There are three types of assault that can be charged in the District of Columbia: simple assault, assault with significant injury, and aggravated assault.
Simple Assault is a misdemeanor and carries a maximum sentence of 180 days in prison, and/or $1,000 fine.
Assault with significant injury is usually charged when injuries to the victim require immediate medical attention or hospitalization. Assault with significant injury carries a maximum prison sentence of three years, and/or a $3,000 fine.
Aggravated Assault is the most serious. Assault is “aggravated” if it causes substantial risk of death, obvious disfigurement, extreme physical pain, or unconsciousness. The maximum penalties for aggravated assault are 10 years in prison, and/or a fine up to $10,000.
Assault on a police officer, or APO, is a criminal offense that can be charged as either a misdemeanor or felony, depending on the severity of the offense. DC assault on a police officer charges are prosecuted aggressively in the District of Columbia. The definition of assault on a police officer is so broad that often people are accused of APO even if they showed no physical aggression against the law enforcement officer. According to the Code of the District of Columbia, misdemeanor assault on a police officer can include actions ranging anywhere from “opposing” to “assaulting” a law enforcement official. The offense is considered a felony crime if the person performs any of the actions included in the misdemeanor charge and also causes significant bodily injury to the law enforcement officer.
Burglary is a criminal offense that is sometimes referred to as trespassing, housebreaking, or B&E (breaking and entering). In Maryland, Burglary is broken down into four different degrees. It is important to know that there are specific types of burglary that may be classified as a felony or a misdemeanor under certain circumstances. One example is Breaking and Entering with explosives. If convicted, the potential jail time will vary greatly depending on the severity of the crime and which degree of burglary you are being charged with committing.
An individual is guilty of theft in the first degree if the property taken or used was worth at least $1,000. If an individual is convicted of theft in the first degree, the penalties include a fine of up to $25,000 and up to 10 years in prison.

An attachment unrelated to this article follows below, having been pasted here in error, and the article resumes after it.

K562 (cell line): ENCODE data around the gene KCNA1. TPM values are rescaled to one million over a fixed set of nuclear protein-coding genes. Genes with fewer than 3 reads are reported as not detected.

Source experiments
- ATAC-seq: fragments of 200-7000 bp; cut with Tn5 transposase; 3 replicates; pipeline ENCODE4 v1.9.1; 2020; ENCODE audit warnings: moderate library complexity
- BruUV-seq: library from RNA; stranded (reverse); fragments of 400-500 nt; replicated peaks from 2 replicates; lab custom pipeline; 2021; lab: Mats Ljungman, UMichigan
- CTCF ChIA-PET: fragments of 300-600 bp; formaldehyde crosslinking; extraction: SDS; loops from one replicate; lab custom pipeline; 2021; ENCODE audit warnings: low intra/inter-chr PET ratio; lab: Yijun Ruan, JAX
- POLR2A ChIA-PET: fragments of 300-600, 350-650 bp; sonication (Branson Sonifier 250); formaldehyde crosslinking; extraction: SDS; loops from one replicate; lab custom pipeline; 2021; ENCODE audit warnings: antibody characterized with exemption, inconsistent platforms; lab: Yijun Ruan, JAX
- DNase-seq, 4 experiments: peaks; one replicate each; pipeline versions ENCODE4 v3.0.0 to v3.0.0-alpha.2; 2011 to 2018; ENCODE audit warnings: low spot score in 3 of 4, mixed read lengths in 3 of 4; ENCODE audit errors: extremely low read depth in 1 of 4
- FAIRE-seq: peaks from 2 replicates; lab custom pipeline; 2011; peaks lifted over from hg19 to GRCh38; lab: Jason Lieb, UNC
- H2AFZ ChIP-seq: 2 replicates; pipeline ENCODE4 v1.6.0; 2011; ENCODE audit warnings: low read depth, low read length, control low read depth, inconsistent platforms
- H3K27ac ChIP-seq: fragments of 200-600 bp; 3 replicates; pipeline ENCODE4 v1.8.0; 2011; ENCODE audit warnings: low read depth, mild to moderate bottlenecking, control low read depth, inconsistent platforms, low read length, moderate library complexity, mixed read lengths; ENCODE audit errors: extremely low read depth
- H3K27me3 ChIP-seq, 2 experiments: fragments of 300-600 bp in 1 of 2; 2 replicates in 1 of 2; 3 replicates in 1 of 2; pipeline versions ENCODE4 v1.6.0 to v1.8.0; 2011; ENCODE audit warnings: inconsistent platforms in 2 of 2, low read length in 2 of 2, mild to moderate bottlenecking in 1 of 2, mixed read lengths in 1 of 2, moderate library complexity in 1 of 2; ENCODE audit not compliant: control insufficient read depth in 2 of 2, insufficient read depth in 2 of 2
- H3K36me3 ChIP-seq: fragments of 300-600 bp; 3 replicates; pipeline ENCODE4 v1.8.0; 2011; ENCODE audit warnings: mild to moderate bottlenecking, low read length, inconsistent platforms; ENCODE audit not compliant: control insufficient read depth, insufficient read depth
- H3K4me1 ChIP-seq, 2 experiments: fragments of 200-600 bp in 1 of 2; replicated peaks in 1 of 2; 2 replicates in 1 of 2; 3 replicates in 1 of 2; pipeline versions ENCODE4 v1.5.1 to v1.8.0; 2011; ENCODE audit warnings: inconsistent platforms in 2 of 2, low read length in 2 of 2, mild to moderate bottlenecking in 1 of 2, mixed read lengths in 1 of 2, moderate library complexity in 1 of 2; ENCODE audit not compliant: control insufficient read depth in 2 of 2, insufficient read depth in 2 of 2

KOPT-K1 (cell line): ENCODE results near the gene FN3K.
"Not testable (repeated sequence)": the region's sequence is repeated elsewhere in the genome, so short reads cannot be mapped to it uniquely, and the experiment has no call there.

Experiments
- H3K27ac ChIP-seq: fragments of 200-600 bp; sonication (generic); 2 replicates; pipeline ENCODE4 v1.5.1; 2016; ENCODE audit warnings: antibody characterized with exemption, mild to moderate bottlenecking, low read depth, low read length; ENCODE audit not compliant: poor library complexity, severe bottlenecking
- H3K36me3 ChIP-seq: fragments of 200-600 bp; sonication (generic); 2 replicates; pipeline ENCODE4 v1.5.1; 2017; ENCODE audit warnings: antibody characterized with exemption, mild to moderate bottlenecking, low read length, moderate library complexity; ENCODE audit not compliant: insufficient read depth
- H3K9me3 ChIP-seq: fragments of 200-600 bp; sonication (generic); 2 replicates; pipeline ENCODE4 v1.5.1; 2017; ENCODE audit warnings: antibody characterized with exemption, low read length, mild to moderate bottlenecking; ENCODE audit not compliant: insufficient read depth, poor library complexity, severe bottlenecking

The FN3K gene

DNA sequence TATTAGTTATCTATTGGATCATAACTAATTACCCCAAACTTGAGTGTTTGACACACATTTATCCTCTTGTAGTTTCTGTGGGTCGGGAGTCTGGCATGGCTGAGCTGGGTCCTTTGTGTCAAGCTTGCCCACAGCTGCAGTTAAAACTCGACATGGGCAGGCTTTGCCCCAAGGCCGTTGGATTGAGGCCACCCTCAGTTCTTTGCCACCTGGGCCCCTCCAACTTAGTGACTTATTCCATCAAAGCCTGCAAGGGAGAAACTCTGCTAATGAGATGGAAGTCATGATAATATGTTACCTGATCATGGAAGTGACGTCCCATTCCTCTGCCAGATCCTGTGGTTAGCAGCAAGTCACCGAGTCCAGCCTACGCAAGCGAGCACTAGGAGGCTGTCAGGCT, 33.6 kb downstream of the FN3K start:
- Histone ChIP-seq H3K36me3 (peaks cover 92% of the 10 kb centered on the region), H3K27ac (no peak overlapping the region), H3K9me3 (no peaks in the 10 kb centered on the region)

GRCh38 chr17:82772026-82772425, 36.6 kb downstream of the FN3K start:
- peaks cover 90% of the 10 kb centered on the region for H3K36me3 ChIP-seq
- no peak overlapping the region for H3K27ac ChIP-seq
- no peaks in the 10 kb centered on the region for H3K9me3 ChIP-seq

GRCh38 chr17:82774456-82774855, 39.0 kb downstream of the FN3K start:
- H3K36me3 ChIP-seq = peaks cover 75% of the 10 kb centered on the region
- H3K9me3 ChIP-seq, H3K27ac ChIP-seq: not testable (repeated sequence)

An individual is guilty of theft in the second degree if the property taken or used had some value (but the value was less than $1,000). If an individual is convicted of theft in the second degree, the penalties include a fine of up to $1,000 and up to 180 days in jail.
Robbery requires a person to (a) Use force or violence (regardless of whether it is met by resistance or accomplished through stealth and/or speed), or put another person in fear, and (b) to take from the person anything of value.
If an individual is convicted of robbery the individual faces the penalty of up to 15 years in prison and/or up to $37,500 in fines.
If a person has “attempted” a robbery through an overt action, that person may face up to three years in prison, and/or up to $12,500 in fines.
It is illegal to knowingly or intentionally possess a controlled substance in the District of Columbia.
Simple possession: Simple possession of a controlled substance carries a potential jail sentence of 180 days, a fine of $1,000, or both.
Distribution or Possessing with intent to Distribute: A conviction on either charge carries a potential maximum sentence of 30 years in prison and/or a fine of $500,000.
Prostitution is defined as sexual contact with another person in exchange for the giving or receiving of a fee. Because of the law being written this way, both a prostitute and his or her solicitor could be charged with prostitution in the District of Columbia. Convicted offenders can be punished by a fine of up to $300, imprisonment for up to 180 days, or both.
Because of the way that the law is written in the District of Columbia, A person who is soliciting a prostitute can be found guilty of solicitation and/or prostitution. A first offense carries a maximum penalty of up to 90 days in jail and/or a fine up to $500. A second offense carries a maximum penalty of up to 180 days in jail and/or a fine up to $1,000. A third or subsequent offense carries a maximum penalty of up to two years in prison and a fine up to $4,000.
If you are found to be carrying a pistol without a license, you could potentially face maximum penalties of five years in prison, a $5,000 fine, or both.Contact usif you are charged with any crime involving either a pistol or other unregistered firearm.
You may be charged with Driving While Intoxicated in the District of Columbia if you are found to have a Blood Alcohol Content (BAC) of over .08. A first-time violation of these laws could bring a maximum sentence of 180 days in jail and/or a $1,000 fine.
If you are found to have a BAC of .20 or over, you face a potential mandatory 10 days in jail. The penalties for DUI or DWI, including the mandatory term of imprisonment, increase substantially as your BAC increases and if you have prior convictions for traffic alcohol offenses.
Operating While Impaired (OWI) is considered a less serious criminal offense, but the legal standard necessary to sustain a conviction on this charge is much lower. Please visit our DWI lawyer page for more information about those laws and the penalties.
If you are facing a criminal charge or believe that you are the target of a criminal investigation in Washington, DC, your freedom is at stake. Hector Oropeza is ready to help you. Call (202) 558-6539 to schedule a free consultation with an attorney.